Jiro Ono, aged ninety two, is considered by most, the greatest sushi master in the world. (There is a fascinating movie on him 'Jiro dreams of sushi' which is available on video and as a free download).
Ono spends one hour hand massaging octopus before using it. That's attention to detail. He is also up at 4am every day to ensure he gets the freshest catch. He wants to die while making sushi, he says. For making sushi is his ikigai.
Ikigai is my most recent obsession. The Japanese idea of life purpose. Though that's a rather narrow definition of the word. There is an awesome book by Ken Mogi on the subject. In it you will find a plethora of really cool and interesting facts as well as an in depth explanation of Ikigai.
You can find your ikigai in a lifelong quest for perfect sushi, or bow twirling (performed at the end of sumo wrestling) or trying to re-create the almost mythical Chinese star bowls.
You can also find your ikigai in simple day to day things like watching the sun set, or having a cup of coffee with a friend. Central to ikigai is living in the moment. Being aware of the little detail in that. And that's the point of the small stuff.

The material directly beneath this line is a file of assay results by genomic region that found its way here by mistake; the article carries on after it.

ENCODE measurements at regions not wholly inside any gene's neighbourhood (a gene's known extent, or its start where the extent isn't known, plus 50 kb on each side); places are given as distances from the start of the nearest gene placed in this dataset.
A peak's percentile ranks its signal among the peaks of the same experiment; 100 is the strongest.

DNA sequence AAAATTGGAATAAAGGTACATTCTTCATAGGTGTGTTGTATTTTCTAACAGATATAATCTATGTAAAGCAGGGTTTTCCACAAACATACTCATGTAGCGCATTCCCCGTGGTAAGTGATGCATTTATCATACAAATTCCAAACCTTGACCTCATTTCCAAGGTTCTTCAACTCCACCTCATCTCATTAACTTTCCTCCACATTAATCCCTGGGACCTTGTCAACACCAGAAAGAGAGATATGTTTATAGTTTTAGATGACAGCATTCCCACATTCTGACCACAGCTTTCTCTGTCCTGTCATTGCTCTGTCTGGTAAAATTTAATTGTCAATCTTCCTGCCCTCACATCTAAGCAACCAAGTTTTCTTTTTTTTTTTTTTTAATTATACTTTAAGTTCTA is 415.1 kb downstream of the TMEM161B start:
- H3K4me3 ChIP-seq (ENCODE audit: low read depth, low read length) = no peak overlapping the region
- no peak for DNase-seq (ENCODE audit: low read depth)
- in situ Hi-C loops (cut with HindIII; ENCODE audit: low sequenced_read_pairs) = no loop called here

We aspire towards the big, 'important' events of our lives. Graduation, marriage, retirement, holidays, enlightenment, even death. Yet the masters of transcendence tell us that here, now, in this very small moment, we can experience our enlightenment. We can find our purpose and our joy.
It's in the small day to day detail, if we pay attention to it, that we can create a symphony of harmony and balance. A state of upliftment and contentment which will ricochet out, affecting everyone and everything around us. Mindfully executing the mundane, elevates the mundane to the sacred.
It's the mundane that we live with day by day. It's the small stuff that our lives are made of.
Every day we wake up, have breakfast, go to work, come home, eat supper and go to bed. We may also do some sport, keep fit, or take part in entertainment. We wash dishes, or pack the dishwasher. We make the bed. We cook. We rinse out the shower. We water our plants and feed the cat.
Small stuff. There's lots of it. Our lives are full of the small stuff. Which we should really sweat about and get right. Because if we can ace that, then the big things will take care of themselves.
How do we chose to wake up, for example? In a shock of jangling alarm? The very word should indicate that those clocks are not what you want to start your day with.